Using electroplating we have coated a section of a 3D print in copper.

To do this we cleaned up a scrap piece of copper pipe with wire wool. The tube was connected up to the positive side of the power supply and was submerged it in copper sulphate solution. This then became the anode.


The 3D print was created in PLA (insulator) and F-Electric PLA (conductor) on our dual-head Ormerod. The print was created with holes to attach wires to the conducting filament.  We needed fat multi-strand wire to make good contact, so we used speaker cable.

PLA test piece for electroplating

This wire was then connected to the negative side of the power supply making the printed F-Electric the cathode and the 3D print was submerged in the CuSO4 solution (with a bit of extra H2SO4). The power was then applied.

Initially the wire connecting to the 3D print were submerged in the copper sulphate solution. The wires being copper had very high conductivity, so most of the current was going into the solution via them.  So a large amount of copper was being deposited around the wires rather than on the conducting part of the 3D print.


The experiment was paused and the excess copper was knocked off the connecting wire. Two new wires were then connected to the F-Electric part of the print and kept above the solution when the 3D print was returned to the solution. Copper then started to build up around the F-Electric PLA.


After about 5 hours the copper pipe had disintegrated so we switched off the power and removed everything from the solution.


The end results:


Adrian says:

The F-Electric has very good low resistivity for an electrically-conducting polymer.  But the effects of its resistance can be seen in the uneven distribution of the coating.  One approach may be to reduce the concentration of the copper sulphate solution to raise its resistance.  The two should then be better matched, leading to a more uniform coating.  It will be slower, of course, but this isn’t time critical.

After that we will try an alternative.  We will dissolve some F-Electric in DiChloroMethane (good ventilation needed) and paint it on a 3D-printed part to see if we can copper-plate the entire surface.  This is the equivalent of painting glue on a part then covering it in graphite, which others have done.  If this works, we will try using the F-Electric just for the outer layer of the print, with ordinary PLA inside.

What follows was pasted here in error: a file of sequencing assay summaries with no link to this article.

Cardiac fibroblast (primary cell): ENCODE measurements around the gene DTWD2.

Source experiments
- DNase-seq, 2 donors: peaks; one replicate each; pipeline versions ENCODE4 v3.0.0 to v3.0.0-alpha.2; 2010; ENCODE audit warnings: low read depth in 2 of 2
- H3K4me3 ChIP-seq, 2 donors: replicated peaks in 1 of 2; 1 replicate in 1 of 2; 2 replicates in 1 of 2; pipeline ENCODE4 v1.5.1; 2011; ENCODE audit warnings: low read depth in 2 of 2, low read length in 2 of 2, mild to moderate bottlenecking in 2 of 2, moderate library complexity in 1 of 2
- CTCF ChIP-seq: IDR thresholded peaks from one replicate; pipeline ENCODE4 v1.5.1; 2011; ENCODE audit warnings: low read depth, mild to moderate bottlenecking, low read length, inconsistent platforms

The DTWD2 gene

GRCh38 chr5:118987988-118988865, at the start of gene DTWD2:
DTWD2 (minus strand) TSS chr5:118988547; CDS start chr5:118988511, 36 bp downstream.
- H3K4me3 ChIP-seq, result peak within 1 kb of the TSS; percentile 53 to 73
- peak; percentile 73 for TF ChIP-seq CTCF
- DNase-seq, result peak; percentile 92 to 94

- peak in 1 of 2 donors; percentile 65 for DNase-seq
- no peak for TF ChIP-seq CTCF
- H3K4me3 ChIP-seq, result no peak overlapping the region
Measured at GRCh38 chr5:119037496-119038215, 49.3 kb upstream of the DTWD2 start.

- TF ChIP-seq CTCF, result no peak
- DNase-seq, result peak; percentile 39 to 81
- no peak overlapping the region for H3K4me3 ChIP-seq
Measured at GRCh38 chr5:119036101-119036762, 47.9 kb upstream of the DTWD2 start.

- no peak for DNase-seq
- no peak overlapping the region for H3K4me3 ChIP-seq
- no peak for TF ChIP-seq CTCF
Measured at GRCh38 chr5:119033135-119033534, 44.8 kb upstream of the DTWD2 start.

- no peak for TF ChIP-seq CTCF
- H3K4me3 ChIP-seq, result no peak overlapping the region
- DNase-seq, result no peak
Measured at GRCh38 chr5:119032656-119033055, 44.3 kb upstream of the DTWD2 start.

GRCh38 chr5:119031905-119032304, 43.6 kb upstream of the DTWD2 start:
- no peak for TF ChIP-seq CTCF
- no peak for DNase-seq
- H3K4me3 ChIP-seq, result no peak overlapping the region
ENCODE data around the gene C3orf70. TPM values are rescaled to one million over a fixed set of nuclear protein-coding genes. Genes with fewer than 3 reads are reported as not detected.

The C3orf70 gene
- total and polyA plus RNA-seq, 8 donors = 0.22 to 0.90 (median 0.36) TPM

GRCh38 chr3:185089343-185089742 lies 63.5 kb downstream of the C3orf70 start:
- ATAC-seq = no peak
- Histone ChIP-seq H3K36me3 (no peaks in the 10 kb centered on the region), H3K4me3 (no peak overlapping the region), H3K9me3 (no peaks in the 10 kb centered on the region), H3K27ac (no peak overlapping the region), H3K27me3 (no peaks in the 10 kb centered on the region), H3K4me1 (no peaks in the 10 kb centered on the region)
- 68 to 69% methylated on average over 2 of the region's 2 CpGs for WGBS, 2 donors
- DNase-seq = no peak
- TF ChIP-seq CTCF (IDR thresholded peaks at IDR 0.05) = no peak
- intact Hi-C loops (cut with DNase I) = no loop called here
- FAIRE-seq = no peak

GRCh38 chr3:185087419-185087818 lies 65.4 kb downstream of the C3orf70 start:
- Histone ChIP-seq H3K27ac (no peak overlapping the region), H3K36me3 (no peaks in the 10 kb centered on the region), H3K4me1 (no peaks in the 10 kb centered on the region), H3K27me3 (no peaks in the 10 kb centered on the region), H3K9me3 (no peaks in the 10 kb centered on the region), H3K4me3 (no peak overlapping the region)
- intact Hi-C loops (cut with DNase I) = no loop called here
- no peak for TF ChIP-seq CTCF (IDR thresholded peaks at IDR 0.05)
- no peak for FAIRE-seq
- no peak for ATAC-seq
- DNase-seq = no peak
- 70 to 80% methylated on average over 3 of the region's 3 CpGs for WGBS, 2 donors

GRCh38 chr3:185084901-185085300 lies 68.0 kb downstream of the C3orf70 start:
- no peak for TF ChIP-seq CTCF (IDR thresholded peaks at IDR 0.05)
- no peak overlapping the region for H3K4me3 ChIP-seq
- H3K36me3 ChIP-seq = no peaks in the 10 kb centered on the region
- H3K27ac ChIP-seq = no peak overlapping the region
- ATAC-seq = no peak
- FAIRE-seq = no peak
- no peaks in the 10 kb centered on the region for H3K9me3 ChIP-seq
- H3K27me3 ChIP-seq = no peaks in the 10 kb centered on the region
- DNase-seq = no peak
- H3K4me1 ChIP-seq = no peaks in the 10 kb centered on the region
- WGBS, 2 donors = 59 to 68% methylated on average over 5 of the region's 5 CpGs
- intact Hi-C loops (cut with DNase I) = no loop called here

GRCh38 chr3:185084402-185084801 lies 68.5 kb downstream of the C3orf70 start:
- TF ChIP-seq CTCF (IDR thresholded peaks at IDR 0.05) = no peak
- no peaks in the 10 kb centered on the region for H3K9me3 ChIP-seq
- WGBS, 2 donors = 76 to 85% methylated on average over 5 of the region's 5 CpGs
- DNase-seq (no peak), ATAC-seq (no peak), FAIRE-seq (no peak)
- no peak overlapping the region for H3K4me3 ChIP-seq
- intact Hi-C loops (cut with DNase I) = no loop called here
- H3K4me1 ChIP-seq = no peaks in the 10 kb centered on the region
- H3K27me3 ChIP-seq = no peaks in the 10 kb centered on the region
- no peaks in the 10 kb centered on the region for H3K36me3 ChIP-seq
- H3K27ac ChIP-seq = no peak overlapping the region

Electroplating 3D prints

5 thoughts on “Electroplating 3D prints

  • January 27, 2017 at 2:01 pm

    This is extremely interesting !
    Am I extrapolating too much or one could imagine making PCBs with circuit tracks as thin as the printing nozzle consents ?
    What about soldering components ? the underlying PLA would badly suffer !?
    Best regards,

  • January 27, 2017 at 3:35 pm

    Yes – you could certainly do PCBs this way with highly conducting tracks. You could have tracks bridging over others supported by ordinary PLA too. One problem is that you have to make a connection to all the tracks to plate them, but for a PCB they will be separate parts of the circuit. You might be able to solve that by creating snap-out connecting sections that get removed when the plating is finished.

    And you could probably solder onto the tracks without causing too much damage (we’ll try that soon). Metals have a much lower specific heat than plastics (about a third), and much higher thermal conductivity of course, so with luck any melting should be local.

    • January 27, 2017 at 3:41 pm

      Just tried the soldering. Turned out to be trickier than we thought. For some reason the solder would not wet the copper (with flux, or without). Though trying to do it did not destroy the underlying plastic. More experiments needed…

  • January 27, 2017 at 9:57 pm

    My recollection of commercial electroplating is that the often use several layers of different metals before the final metal in order to produce a better result (or even a result).

    I won’t claim to have any understanding of the chemistry behind this but they seem to find it important.

    Perhaps then you need some other metal first???

  • January 30, 2017 at 10:58 am

    Yes – you may well be right. Indeed I think copper is sometimes used as such a precursor for other metals. There are also zinc and nickel. As always an experiment opens the path to many more experiments…


Leave a Reply

Your email address will not be published. Required fields are marked *